How To Find A Good Hypnotherapist

When it comes to finding a good hypnotherapist, it’s much the same as anything else. You need to use the resources at your disposal and apply a certain amount of common sense along the way.

As a professional, there’s no greater compliment than a referral. If someone recommends me to another potential client, it’s because they’ have had a good, positive experience working with me and their therapy has been successful. That’s indicative that I’’m doing something right. From the potential client’s perspective, it’s immediately comforting to be referred to someone. It’’s like some of the research has already been done for them.

But even with a good referral, there are other considerations, and anyone seeking to connect with a hypnotherapist should take appropriate measures in assuring they are working with the right hypnotist.

Sourcing a hypnotherapist should no’t be very complicated.  You can compile a starting list from browsing the internet. I would then encourage clients to get informed, and compare services. For instance, you might find several hypnotherapy clinics in your area, and not be able to identify any differences at first glance. You should investigate their inner workings just a bit. It’s okay to telephone them and ask questions, just conduct a little fact-finding mission.

Consider things like whether the hypnotist is a full-time professional or whether they are just sort of moonlighting at this activity. Do they have an office or are they working from their living room? What about the services they offer. Is he/she making unrealistic promises? Are their rates suspiciously lower than average? Check out credentials and qualifications.

In my FREE ebook hypnosis revealed, I go through the 10 questions to ask a hypnotherapist, as well as provide detailed information about how hypnosis works and self hypnosis techniques.  See here for free access and more information http://natashahowie.com/hypnosis-revealed/

These are a few examples of the sorts of things you can investigate, but a lot of times, your judgment will come straight from your gut feeling. If you can speak to the hypnotherapist over the telephone first, you may find that all the other variables are irrelevant because you felt you had an instant connection with that person, and you would be very comfortable working with them.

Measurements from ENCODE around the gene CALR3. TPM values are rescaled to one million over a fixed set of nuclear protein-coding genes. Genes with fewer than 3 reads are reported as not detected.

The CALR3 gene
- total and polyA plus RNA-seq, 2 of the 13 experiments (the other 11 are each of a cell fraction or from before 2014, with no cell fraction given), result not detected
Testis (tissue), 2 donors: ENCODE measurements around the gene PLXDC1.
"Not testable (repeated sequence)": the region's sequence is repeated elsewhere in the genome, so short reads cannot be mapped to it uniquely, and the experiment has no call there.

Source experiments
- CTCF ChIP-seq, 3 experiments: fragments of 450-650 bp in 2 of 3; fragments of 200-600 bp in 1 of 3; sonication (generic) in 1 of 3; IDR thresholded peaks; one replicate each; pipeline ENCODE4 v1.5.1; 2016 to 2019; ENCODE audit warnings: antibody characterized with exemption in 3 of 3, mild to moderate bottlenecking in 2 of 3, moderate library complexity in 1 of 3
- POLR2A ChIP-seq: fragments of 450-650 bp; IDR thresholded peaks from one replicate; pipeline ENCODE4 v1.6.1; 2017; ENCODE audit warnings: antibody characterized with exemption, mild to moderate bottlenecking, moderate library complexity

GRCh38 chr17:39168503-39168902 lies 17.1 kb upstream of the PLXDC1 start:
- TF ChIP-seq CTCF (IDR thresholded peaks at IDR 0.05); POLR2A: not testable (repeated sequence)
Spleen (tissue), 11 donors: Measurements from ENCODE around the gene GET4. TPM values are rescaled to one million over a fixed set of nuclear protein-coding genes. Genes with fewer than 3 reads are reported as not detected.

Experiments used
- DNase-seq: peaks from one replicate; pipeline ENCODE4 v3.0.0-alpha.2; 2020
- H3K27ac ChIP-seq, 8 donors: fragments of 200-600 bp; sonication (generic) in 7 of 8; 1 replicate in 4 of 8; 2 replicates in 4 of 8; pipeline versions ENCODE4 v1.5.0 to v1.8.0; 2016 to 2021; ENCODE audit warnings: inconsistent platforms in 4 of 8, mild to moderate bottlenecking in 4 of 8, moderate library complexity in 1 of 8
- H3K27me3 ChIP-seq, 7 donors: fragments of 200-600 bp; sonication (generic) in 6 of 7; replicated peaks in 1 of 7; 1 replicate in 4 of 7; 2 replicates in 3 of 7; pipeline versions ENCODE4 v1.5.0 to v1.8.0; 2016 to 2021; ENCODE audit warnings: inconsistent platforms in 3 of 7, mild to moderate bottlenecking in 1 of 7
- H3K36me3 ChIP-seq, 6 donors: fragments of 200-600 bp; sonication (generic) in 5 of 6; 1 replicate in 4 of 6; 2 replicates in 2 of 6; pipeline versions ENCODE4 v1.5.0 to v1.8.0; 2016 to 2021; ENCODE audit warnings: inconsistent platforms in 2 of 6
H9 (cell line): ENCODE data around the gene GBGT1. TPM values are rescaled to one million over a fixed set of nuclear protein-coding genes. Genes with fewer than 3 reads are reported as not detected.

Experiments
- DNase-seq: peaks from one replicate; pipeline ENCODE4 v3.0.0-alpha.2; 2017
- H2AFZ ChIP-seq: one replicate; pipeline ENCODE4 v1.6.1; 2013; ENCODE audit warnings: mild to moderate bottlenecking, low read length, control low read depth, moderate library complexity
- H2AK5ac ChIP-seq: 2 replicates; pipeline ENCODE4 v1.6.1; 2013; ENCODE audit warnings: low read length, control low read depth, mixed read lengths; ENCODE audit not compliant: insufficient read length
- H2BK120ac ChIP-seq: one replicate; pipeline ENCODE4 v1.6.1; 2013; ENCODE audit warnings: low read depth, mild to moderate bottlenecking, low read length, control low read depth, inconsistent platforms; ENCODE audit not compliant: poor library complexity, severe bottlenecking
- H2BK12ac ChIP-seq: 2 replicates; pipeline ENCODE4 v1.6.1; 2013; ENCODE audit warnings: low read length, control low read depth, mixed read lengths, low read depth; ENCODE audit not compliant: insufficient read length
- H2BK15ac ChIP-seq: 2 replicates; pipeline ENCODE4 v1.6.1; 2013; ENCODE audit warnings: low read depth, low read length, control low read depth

If you do get a chance to speak to the hypnotherapist before you decide to work with him or her, you can investigate their approach, and see if you are comfortable in how they plan and execute their work.

Personally, I like to spend time speak with a new client over the phone first so that I can identify their cause of concern, what it is they want to achieve, and if I can genuinely help them. Then I investigate their willingness or inclination to work together as  team. I also like to get their impression of hypnosis before we start, so that I know what I’m working with in terms of myths or beliefs, etc. It’s important to go into this with realistic expectations so I need to get some indication of what the person has in their head in terms of expectations.

During the initial consultation I find out  more about the specifics of that client. We can start to explore the problem. This process is really about getting to the root cause of the problem. It’s important at this stage that I am extremely flexible, because I don’t want to lead the client in any way. It’s their own personal journey, I am just a facilitator.

What people usually expect when they first come into it, is a brief chat of a few minutes, then a typical session including an induction, deepener, suggestion, and then bring them back. They will typically expect a few minutes of chatting afterwards. That’s normal and it’s very common practice for most professional hypnotherapists.

Because my approach involves getting to the root cause of the problem for permanent and lasting change, I do not use a set approach or technique. There really isn’’t a set prescription for a specific problem. Even if I have two clients with the same problem, I wouldn’’t apply some sort of generic therapy. I would treat each case as an individual case, because it is. What works for one client might not at all work for the other, so it’s imperative to be open and flexible and adaptable.

Interpretation skills are extremely useful and important here as well. I want to be able to make a determination based on what I interpret from what the client has told me, and the information offered from their subconscious mind. I want to hear what they’re telling me and also read what they aren’’t saying, and determine the best course of action from there.

The best quality in a good hypnotherapist is likely his or her ability to be flexible and apply a treatment that is as unique as their client.  If you have any further questions on hypnotherapy, please feel free to contact us.

Natasha About Natasha

At the tender age of 22, Natasha experienced a major traumatic event. Because of the intense emotional pain she suffered from this event, Natasha was completely driven to understand exactly how the mind worked, and why people behaved the way they did. When Natasha completed her NLP (Neuro Linguistic Programming) Master Practitioner qualification, it was a turning point in her life, and she was able to use the tools and techniques she had learned to set her mind free from the pain and suffering of that event.
What Natasha understood about the mind... particularly the subconscious and superconcious mind was astounding...

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